Sometimes a decoupled midsole (like the KD V Elite for example) can make for a slappy and inconsistent gait, but the combination of the Flight Plate, Zoom bag setup, and softer outsole allow for near perfect transition.

Cushioning
Cushioning was absolutely great. The unlocked Zoom in the forefoot was pretty sweet and I loved hooping in them. Heel cushioning is also very good. As with the XX8 SE, this is probably the best cushioning setup on the market.

Court feel and stability are pretty good as well. I had zero issues with stability and the court feel was quite good also. Again, you’ll occasionally find a decoupled midsole to be a bit unstable, but the midsole is so well-engineered that you shouldn’t have any issues here. Arch support is definitely lacking in this shoe in that the midfoot of the shoe doesn’t necessarily hit your arch, but it wasn’t a deal breaker for me. The carbon fiber plate should give you enough rigidity and support.

The M10 is one of the best on the market in terms of responsiveness. After playing in a Flight Plate-based shoe with the unlocked Zoom bag, normal Zoom setups will not feel the same.

Bottom line, the cushioning setup featuring the large, cored out Zoom and Flight Plate is hands down one of the best on the market – whether it’s the XX8, XX8 SE, or M10.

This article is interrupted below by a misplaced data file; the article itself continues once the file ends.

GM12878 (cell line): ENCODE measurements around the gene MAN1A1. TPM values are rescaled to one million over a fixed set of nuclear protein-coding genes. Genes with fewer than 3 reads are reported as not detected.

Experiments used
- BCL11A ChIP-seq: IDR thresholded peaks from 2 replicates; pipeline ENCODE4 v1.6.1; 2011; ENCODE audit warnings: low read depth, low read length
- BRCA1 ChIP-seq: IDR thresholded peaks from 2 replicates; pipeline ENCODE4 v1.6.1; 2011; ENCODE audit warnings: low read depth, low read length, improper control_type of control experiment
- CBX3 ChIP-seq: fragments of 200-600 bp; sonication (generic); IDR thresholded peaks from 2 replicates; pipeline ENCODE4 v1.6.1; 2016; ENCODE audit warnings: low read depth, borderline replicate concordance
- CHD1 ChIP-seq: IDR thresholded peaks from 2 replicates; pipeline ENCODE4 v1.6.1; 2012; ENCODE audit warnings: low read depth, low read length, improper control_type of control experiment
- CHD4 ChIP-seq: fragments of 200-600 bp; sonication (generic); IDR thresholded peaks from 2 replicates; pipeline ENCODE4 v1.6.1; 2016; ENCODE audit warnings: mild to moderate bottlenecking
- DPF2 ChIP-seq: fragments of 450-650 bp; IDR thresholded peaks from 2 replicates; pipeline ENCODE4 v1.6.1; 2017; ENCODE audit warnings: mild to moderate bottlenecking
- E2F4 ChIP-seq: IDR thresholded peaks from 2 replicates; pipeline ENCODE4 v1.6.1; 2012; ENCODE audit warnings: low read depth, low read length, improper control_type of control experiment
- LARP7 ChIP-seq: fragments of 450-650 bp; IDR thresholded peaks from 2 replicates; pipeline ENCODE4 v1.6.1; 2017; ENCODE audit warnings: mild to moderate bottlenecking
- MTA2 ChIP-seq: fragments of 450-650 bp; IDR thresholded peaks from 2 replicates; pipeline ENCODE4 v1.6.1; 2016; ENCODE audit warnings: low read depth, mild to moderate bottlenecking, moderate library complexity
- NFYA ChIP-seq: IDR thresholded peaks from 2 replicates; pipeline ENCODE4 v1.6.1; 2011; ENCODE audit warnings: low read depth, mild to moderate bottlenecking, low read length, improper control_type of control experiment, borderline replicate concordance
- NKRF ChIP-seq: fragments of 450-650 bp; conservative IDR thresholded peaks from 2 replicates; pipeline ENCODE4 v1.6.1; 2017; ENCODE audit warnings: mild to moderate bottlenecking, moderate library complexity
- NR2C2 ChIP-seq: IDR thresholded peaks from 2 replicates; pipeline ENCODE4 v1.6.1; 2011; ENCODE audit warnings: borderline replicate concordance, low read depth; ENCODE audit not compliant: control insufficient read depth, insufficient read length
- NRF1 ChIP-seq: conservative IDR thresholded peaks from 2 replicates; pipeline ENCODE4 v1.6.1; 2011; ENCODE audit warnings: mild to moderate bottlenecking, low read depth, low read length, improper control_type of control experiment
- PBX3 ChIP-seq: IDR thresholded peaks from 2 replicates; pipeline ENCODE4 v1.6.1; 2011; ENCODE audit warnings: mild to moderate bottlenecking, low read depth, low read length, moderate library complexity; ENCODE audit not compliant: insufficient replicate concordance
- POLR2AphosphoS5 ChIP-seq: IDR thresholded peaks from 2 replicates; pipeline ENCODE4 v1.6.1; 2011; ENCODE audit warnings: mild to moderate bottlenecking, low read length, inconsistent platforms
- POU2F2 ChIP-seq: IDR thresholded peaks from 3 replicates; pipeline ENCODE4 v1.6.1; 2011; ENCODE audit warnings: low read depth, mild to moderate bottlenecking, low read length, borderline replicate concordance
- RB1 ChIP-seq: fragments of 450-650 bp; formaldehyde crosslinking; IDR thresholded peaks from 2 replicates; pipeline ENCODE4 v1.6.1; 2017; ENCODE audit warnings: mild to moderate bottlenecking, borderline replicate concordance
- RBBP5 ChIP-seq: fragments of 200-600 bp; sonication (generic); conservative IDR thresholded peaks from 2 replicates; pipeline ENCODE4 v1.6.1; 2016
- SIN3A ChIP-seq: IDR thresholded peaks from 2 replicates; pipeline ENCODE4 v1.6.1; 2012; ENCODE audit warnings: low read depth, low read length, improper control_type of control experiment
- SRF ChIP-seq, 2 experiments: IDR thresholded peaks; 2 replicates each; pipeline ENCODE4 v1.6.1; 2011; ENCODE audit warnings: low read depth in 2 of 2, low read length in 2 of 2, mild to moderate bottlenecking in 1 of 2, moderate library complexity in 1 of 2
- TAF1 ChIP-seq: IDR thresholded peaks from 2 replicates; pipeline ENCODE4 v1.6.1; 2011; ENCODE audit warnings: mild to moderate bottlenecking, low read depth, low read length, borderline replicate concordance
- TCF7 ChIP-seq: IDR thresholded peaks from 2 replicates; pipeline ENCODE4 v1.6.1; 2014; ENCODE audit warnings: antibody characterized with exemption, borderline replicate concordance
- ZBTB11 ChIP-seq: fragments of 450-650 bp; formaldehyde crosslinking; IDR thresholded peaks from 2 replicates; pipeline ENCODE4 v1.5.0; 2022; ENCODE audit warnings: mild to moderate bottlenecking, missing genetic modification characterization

Traction
Best traction I’ve used short of the Kobe 9 Elite (review coming soon). You shouldn’t have issues even on dusty courts. Lace ‘em up and you’re good to go.

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Materials/Durability
Like I said before, materials are premium. The M10 features some of the highest quality synthetics on the market, and Jordan Brand should be commended for packing quality materials into its athletes’ sigs. The CP3.VII and M10 both rate very highly in the materials department.

It’s simply a very comfortable sneaker too. I loved the synthetic leather and the neoprene inner booty. From the sole and up, I loved the comfort.

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The M10 doesn’t have any real signs of wear and tear, but be aware that synthetic leather will scuff so be prepared for some if you hoop in these regularly. Because of the quality of materials, this a good long term option. They should last a while and be a solid performer.